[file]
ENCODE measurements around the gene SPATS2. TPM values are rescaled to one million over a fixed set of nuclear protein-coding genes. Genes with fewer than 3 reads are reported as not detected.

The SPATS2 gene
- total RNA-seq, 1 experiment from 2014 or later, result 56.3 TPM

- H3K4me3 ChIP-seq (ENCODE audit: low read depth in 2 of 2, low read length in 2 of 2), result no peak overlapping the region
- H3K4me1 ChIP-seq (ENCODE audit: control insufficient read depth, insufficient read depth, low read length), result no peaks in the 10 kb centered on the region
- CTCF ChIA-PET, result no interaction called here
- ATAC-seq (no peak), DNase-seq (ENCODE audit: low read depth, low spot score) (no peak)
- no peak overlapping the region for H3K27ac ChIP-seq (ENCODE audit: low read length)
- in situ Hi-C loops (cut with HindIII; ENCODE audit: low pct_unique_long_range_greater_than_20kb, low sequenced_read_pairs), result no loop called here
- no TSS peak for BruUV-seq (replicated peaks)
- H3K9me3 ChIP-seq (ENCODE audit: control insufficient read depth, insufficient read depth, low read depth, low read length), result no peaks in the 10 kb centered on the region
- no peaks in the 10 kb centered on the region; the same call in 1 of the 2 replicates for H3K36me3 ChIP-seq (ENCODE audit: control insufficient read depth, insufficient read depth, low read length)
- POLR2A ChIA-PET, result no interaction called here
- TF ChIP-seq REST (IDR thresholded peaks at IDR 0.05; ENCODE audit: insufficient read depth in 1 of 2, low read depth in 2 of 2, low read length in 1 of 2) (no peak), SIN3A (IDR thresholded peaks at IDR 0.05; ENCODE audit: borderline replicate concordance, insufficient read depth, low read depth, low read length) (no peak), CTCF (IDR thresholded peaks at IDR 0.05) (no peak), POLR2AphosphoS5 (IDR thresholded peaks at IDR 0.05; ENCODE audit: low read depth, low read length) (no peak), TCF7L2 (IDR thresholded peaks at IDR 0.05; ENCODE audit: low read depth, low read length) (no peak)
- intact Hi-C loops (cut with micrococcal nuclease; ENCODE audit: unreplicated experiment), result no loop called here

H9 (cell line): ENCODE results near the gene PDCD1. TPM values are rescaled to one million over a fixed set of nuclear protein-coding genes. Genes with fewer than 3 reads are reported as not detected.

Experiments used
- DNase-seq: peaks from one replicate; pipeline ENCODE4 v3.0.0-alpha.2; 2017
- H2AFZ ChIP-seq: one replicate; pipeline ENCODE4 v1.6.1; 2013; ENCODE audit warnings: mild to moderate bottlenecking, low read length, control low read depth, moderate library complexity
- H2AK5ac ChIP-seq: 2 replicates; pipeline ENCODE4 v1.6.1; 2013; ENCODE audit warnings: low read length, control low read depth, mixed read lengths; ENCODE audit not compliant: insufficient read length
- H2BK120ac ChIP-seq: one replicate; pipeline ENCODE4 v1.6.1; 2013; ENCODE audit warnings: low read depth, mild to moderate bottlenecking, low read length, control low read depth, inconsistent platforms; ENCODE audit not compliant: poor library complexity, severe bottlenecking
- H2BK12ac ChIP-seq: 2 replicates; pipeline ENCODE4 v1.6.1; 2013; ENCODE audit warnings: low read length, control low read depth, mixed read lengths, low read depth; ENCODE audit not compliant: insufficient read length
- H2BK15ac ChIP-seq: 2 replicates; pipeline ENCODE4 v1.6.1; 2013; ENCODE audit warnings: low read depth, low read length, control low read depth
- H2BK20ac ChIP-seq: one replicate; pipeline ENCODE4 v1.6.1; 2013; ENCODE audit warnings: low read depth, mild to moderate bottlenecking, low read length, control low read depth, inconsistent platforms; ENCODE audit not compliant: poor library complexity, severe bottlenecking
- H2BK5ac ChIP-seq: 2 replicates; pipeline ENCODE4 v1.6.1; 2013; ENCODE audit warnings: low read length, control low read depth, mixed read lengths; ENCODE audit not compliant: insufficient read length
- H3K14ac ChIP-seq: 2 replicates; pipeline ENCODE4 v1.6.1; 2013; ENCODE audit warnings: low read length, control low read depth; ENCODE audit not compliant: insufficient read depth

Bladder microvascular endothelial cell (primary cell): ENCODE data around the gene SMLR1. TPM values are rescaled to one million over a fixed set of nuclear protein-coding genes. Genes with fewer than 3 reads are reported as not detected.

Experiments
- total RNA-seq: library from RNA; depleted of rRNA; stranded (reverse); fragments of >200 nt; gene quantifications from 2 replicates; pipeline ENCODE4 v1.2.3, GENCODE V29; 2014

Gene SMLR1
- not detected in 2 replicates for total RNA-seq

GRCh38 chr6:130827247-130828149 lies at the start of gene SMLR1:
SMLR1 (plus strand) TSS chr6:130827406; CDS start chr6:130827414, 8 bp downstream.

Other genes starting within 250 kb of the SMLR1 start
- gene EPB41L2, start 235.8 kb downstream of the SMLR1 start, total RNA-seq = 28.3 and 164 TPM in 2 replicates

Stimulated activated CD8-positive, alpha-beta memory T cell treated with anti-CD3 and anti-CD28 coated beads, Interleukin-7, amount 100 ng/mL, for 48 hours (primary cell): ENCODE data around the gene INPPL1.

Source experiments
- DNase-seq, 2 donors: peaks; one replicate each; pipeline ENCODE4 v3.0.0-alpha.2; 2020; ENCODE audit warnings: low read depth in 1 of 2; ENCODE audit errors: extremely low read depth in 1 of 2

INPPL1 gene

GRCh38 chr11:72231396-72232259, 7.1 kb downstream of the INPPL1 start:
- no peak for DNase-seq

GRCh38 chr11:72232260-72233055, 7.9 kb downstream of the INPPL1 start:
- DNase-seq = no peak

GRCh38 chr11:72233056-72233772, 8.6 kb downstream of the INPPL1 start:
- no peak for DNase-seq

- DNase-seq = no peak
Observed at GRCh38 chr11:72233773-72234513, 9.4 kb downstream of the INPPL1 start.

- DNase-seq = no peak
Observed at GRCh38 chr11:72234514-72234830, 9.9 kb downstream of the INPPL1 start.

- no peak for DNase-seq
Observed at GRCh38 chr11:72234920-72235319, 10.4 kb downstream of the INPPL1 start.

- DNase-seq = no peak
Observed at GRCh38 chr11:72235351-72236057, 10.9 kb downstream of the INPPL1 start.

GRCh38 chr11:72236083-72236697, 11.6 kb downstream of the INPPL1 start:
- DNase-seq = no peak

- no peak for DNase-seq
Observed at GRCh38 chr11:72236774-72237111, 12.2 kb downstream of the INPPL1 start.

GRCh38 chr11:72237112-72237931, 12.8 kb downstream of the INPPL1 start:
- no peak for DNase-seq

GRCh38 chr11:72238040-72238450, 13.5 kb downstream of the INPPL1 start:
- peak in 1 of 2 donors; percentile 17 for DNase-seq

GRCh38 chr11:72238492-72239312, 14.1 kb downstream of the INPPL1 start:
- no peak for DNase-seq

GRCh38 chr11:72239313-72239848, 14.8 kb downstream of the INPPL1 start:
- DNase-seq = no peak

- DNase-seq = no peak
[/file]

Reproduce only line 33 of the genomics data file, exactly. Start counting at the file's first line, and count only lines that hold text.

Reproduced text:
SMLR1 (plus strand) TSS chr6:130827406; CDS start chr6:130827414, 8 bp downstream.